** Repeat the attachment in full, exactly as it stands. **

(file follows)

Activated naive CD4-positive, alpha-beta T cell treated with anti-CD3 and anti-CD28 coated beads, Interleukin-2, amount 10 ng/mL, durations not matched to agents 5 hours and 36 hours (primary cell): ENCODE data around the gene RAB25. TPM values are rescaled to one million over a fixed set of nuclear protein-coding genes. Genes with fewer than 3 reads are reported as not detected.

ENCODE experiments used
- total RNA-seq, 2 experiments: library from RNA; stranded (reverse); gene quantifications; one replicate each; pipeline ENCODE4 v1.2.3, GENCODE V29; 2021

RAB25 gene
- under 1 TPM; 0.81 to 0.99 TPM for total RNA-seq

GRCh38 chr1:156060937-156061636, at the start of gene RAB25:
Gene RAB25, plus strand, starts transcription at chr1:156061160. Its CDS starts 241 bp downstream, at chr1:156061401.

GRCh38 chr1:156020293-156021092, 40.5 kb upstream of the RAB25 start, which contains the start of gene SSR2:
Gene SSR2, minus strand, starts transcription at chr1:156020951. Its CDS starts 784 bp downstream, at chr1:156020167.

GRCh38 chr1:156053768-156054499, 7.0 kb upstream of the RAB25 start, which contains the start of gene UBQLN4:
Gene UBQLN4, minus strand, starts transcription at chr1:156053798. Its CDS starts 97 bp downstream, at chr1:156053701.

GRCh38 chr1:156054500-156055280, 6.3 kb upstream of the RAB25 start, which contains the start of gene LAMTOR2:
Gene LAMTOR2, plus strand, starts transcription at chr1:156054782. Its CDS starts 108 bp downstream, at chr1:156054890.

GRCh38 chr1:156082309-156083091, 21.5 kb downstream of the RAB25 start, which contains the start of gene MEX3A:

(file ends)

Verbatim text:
Activated naive CD4-positive, alpha-beta T cell treated with anti-CD3 and anti-CD28 coated beads, Interleukin-2, amount 10 ng/mL, durations not matched to agents 5 hours and 36 hours (primary cell): ENCODE data around the gene RAB25. TPM values are rescaled to one million over a fixed set of nuclear protein-coding genes. Genes with fewer than 3 reads are reported as not detected.

ENCODE experiments used
- total RNA-seq, 2 experiments: library from RNA; stranded (reverse); gene quantifications; one replicate each; pipeline ENCODE4 v1.2.3, GENCODE V29; 2021

RAB25 gene
- under 1 TPM; 0.81 to 0.99 TPM for total RNA-seq

GRCh38 chr1:156060937-156061636, at the start of gene RAB25:
Gene RAB25, plus strand, starts transcription at chr1:156061160. Its CDS starts 241 bp downstream, at chr1:156061401.

GRCh38 chr1:156020293-156021092, 40.5 kb upstream of the RAB25 start, which contains the start of gene SSR2:
Gene SSR2, minus strand, starts transcription at chr1:156020951. Its CDS starts 784 bp downstream, at chr1:156020167.

GRCh38 chr1:156053768-156054499, 7.0 kb upstream of the RAB25 start, which contains the start of gene UBQLN4:
Gene UBQLN4, minus strand, starts transcription at chr1:156053798. Its CDS starts 97 bp downstream, at chr1:156053701.

GRCh38 chr1:156054500-156055280, 6.3 kb upstream of the RAB25 start, which contains the start of gene LAMTOR2:
Gene LAMTOR2, plus strand, starts transcription at chr1:156054782. Its CDS starts 108 bp downstream, at chr1:156054890.

GRCh38 chr1:156082309-156083091, 21.5 kb downstream of the RAB25 start, which contains the start of gene MEX3A: